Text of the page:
This Tiny House is a Showcase of Off-Grid Technology

Bryce Langston visits Paul and Annett in Australia in a remote spot near Byron Bay. Their tiny house is totally off-grid but is like a case study or showcase of a variety of off-grid technologies including:

  • The essential 1.86 kW photovoltaic electric power system with a 20 kWh battery system
  • A biogas system that makes methane for cooking. It converts 1 to 6 liters of table scraps and clippings into methane.
  • An evacuated tube solar hot water heater is their only source of hot water
  • Rain water collection and 10,000 liters of storage
  • Humanure composting toilet

Before the tiny house they lived in Sydney in an apartment, but they wanted to had a strong desire to live off-grid in a rural area. Inspired by Bryce’s videos online, they decided to build their own 8 meter (~26′) long tiny house.

In Australia the total maximum weight of the house is limited to 4.5 tonnes (~9,900 pounds), so they used all lightweight materials like steel for the home’s framing. It gives the house a slightly industrial look. The exterior is cypress and cedar. Pine is used for the windows and doors. The interior is lightweight plywood.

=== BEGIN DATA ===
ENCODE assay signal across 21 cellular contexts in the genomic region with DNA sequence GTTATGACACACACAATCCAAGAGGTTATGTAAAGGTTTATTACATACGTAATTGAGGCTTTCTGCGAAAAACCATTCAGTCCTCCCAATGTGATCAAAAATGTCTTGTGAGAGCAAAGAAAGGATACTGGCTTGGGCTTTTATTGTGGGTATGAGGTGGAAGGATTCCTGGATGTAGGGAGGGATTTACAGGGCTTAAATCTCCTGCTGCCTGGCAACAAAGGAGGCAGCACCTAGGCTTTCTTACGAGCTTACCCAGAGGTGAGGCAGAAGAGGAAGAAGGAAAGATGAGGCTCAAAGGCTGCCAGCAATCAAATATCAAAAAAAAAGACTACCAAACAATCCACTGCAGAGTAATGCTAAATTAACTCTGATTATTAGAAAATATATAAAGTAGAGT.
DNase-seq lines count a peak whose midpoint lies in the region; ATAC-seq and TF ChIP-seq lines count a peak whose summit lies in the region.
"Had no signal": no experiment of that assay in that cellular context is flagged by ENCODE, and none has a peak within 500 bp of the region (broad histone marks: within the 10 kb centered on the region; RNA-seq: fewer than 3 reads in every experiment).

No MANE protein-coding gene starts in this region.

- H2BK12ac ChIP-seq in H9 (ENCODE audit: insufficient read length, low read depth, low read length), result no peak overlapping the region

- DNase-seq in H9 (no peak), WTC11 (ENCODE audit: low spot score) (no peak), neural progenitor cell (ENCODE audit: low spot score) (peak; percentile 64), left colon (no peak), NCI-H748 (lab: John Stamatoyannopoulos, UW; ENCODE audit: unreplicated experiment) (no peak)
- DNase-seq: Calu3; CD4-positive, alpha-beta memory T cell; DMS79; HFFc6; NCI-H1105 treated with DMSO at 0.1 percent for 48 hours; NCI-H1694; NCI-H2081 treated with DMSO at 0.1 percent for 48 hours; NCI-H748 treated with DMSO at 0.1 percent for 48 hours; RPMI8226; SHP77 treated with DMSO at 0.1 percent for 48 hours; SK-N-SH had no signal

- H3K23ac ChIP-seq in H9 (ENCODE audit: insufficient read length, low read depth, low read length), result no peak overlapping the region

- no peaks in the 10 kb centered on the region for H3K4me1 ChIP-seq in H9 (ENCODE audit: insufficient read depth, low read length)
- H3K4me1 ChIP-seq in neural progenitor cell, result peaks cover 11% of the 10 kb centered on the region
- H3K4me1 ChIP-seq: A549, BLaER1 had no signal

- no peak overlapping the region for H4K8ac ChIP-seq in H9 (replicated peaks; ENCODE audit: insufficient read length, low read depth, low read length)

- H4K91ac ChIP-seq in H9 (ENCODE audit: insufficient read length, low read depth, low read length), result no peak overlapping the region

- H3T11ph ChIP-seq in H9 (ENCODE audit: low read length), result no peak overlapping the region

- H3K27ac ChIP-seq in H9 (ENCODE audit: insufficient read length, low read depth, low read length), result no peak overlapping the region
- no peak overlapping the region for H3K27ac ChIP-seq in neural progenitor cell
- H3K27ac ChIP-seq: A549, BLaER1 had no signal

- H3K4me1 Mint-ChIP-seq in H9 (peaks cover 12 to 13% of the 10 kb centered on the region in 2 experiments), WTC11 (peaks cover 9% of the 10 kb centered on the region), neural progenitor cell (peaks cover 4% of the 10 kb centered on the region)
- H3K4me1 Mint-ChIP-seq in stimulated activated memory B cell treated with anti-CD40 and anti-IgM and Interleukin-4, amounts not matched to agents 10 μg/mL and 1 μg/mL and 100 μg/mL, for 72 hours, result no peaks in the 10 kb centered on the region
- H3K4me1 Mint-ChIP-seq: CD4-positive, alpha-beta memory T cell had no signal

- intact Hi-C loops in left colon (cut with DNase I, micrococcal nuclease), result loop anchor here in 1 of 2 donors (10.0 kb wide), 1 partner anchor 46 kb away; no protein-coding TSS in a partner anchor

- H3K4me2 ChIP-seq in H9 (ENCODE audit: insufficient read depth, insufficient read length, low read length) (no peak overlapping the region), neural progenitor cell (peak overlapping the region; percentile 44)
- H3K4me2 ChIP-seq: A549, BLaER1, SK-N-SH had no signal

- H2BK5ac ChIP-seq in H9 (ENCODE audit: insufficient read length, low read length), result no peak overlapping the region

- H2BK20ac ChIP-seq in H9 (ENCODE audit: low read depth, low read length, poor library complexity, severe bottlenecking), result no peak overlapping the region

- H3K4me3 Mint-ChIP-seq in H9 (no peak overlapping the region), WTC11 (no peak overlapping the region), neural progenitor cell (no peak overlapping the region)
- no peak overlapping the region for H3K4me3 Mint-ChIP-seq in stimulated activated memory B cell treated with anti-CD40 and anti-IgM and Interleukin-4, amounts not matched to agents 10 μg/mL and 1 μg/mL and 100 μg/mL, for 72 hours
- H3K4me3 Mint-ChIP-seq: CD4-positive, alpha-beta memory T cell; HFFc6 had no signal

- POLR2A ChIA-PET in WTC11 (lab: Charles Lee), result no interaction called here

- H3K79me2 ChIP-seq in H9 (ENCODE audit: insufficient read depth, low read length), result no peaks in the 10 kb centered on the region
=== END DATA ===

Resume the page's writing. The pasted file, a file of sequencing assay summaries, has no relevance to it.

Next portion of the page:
Through frugal choices and by doing a lot of the work themselves they kept the cost down. The total cost with all the high-tech off-grid features was just 65,000 Australian (~$50,000 USD).

To read more visit Living Big In A Tiny House. For more videos like this follow Living Big In A Tiny House on YouTube. Images are screenshots from the video by Living Big In A Tiny House including the selfie made by Paul and Annett. Also be sure to visit Paul and Annett’s website Living Tiny and Green.

Below & Above: The exterior of their tiny home where you can see most of the off-grid technologies. The tiny greenhouse looking thing is the biogas generator.

Below: A view inside their tiny home.

Alternative Power Generators for Off-Grid Tiny Homes

Portable alternative power generations like this one are handy during extended blackouts and can make good starter kits for some tiny houses.

The size of a system depends on what you need to run; for example if you just needs lights and communications a very small system will do. If you need to power a refrigerator, well pump, and/or clothes washer the system will naturally need to be bigger.

You can build solar systems yourself with all the necessary parts or buy prebuilt packages like the one pictured here to help you get started.

To learn how to build your own solar system I’ve linked a few how-to articles from other websites below:

  • Eartheasy Blog – Simple DIY Home Solar Power System
  • Mother Earth News – DIY Solar Power System Offers Easy Emergency Power Supply
  • Off Grid Quest – 4 Videos – A Small Introduction to DIY Solar

Learn more about the system pictured above…